The role of restraint in romance

His jaw subtly tightening…

His hand clenching into a fist at his side…

How he swallows hard and works to constrain the need in his eyes…

The way he forces himself to leave a scene while he still has control over his desires…

The internal monologue that tells us exactly what the woman before him is doing to his body and his brain and his heart, even if he’s too damn proud or scared to admit any of that out loud…

Oh. Oh. Oh, how I love these moments in a romance novel. Those moments when a male character feels a powerful and all-encompassing flare of desire and he decides not to act on it.

At least not yet.

Why might a male character not act on his desires in any given moment when he feels them so greatly? Lots of incredibly good ones.  He may still be getting to know his partner. He may have emotional or sexual baggage that makes him worry that he’s not yet ready to handle that kind of connection. His partner may not have yet echoed his desires or given clear consent.

This dynamic is one of the reasons I write dual perspective romance novels. Also known as alternative point of view writing, this is when different chapters are told from different characters’ perspective. So if Chapter 1 is told from inside the heroine’s mind, Chapter 2 is likely to be told from inside the hero’s mind. This also allows us to understand what’s happening “behind the curtains” for both halves of the main couple in a romance novel, and to better understand how they’re each interpreting the events that are unfolding, as well as their growing desire for one another. This allows the reader to be omniscient, meaning that we know what’s going on in the brain of a character’s crush, even if he or she doesn’t, creating a really delicious tension.

Importantly, this intentional restraint in the face of overwhelming lust is surely not limited to male characters (nor to heterosexual romances; writers of m/m and f/f books have to take these dynamics into consideration, too.) The women I write want. They lust and desire and burn with the best of the men they’re dealing with. Navigating how and when they communicate their desires and proceed to a physical connection with the men they’re desiring needs to be just as thoughtful and considerate as I try to make it when I’m writing from a male perspective. As I’m the first to admit, my books aren’t perfect, but this is something I try to be incredibly intentional about in my writing.

WMIW Promo box 3-01.jpgThis was an especially important consideration in my latest release, Warm Me in Winter. Widower cop Carter has only been with one woman. Sexually empowered Bree is thrilled for the chance to reawaken him to the pleasures of a woman’s body. As their intimacy increases, Carter finds his body ready to advance far more quickly than his brain and his heart, and though it physically pains him to do so, there are times he needs to put on the brakes until he can fully and clearly wrap his head around what’s happening.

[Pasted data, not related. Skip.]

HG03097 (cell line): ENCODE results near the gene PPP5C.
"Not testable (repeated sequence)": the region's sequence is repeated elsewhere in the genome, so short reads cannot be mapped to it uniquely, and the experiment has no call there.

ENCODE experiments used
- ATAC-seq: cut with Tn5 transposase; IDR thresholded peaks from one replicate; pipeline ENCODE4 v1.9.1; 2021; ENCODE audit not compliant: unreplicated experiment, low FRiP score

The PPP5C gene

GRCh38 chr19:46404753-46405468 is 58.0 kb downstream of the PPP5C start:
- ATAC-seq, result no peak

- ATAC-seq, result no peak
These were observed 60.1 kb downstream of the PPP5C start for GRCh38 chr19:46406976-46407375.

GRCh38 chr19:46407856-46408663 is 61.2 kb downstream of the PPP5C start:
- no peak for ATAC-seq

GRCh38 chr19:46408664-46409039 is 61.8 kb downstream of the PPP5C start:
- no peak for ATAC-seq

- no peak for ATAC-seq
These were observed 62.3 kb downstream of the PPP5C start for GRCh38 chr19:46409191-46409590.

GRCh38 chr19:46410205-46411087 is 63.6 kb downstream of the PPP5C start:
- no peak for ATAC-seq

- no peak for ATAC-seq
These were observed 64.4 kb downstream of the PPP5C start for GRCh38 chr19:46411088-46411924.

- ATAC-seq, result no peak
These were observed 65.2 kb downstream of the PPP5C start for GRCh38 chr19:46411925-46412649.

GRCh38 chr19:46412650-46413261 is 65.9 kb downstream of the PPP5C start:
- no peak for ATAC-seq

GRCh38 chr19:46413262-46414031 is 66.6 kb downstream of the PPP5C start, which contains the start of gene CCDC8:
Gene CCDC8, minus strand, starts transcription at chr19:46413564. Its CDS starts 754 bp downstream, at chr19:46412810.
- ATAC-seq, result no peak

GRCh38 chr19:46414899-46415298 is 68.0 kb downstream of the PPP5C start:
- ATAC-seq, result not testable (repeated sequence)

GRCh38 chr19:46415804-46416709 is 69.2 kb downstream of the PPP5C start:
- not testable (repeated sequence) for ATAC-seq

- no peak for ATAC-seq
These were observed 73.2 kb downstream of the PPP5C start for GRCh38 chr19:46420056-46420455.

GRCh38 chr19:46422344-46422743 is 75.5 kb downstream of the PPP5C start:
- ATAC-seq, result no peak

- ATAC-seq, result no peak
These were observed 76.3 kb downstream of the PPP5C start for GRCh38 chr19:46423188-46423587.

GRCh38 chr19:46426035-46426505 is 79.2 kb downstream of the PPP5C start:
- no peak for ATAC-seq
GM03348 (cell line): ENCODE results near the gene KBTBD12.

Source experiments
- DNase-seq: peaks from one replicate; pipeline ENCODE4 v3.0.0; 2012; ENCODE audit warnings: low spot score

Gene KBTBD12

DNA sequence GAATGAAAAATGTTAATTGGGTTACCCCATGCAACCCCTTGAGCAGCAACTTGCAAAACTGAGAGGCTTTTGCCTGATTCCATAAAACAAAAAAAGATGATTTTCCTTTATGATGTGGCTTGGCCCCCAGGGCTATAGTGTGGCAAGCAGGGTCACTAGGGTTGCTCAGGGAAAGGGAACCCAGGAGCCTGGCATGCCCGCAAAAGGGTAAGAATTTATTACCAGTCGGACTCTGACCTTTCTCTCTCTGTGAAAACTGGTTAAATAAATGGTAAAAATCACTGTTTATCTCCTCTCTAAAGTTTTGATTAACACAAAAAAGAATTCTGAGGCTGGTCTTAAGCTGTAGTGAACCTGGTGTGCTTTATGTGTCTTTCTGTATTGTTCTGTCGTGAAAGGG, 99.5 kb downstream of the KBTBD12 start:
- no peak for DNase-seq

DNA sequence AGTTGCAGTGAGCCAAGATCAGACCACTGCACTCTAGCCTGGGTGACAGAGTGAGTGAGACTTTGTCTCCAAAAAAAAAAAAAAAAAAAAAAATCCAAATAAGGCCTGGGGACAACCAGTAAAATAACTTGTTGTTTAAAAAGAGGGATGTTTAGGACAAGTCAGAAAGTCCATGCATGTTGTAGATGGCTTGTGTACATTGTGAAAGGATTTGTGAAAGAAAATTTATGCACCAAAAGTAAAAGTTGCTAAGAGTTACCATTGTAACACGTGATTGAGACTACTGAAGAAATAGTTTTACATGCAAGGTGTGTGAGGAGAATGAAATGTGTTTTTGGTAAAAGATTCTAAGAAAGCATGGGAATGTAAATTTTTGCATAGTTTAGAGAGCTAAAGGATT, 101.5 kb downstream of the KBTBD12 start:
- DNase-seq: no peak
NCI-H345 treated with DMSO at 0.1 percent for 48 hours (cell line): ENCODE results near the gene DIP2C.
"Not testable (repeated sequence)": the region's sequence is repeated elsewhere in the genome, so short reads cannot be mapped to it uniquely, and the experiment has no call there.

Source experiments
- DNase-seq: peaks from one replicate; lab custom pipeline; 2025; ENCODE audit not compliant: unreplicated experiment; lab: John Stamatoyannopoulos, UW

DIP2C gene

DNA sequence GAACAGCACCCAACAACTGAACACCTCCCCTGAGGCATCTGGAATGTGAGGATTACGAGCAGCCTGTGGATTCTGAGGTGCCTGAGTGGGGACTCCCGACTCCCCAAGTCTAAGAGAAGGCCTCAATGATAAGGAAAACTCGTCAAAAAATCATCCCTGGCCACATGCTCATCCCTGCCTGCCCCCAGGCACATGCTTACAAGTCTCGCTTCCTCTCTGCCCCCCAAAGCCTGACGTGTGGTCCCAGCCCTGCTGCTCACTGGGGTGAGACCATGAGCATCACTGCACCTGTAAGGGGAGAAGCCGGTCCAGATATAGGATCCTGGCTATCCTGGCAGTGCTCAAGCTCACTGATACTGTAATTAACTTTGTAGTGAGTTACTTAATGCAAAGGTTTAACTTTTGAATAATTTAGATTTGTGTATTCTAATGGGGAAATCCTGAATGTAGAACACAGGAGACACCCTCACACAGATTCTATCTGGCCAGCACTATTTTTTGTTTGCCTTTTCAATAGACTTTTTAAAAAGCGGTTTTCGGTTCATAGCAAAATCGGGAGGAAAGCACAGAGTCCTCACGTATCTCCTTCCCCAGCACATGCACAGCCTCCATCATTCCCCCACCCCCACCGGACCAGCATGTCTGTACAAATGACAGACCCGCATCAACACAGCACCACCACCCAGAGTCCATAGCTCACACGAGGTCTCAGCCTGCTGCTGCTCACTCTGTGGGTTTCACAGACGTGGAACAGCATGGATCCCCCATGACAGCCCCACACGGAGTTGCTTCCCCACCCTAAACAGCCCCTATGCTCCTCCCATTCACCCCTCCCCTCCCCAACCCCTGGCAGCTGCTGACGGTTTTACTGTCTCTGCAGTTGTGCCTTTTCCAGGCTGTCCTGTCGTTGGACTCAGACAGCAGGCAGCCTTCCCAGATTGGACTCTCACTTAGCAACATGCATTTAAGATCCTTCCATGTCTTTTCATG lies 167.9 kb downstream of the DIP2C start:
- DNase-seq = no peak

When handled thoughtfully, this transparency of restraint also carries an important message about consent that couldn’t be more timely.

To desire, and then to demonstrate restraint in the face of that desire, is not only one of the sexiest elements of the romances I read and I write (because: delayed gratification!), but it’s also one of their most important elements. In light of the enormous momentum of the #MeToo movement, in the way that so many brave real-world victims have spoken out about their own experiences of sexual assault and harassment in Hollywood, in academia, in sports cultures, and beyond, some have begun to push back on the movement. Some say that attraction is now forbidden, or that the movement is rooted in some sort of “hatred of men and sexuality” where even complimenting and flirting are banned. (BBC’s The Mash Report had a brilliant skit highlighting the absurdity of these extreme interpretations of the movement.)

Desire is not the problem here. Unchecked desire is. Non-consensual acts of desire are. And for good reason, with one in six women (and three percent of men) being the victim of an attempted or completed rape in their life.

With these horrifying statistics, and the continued aftershocks of the #MeToo movement reaching new corners of our society every single day, one might say that writing men who carefully and considerately and consistently manage their own desire is aspirational.

To which I say, you’re damn right it is. And that’s exactly why I plan to keep striving to write books that do just this, and support other authors who do, too.

 

 

REVISED FINAL book cover WMIWFinal create space cover front page onlyJess Vonn is the author of the Love by The Series books. Her first two books, A Time to Fall and Warm Me in Winter, are available on Amazon. Connect with her on Facebook, Twitter and Instagram.

 

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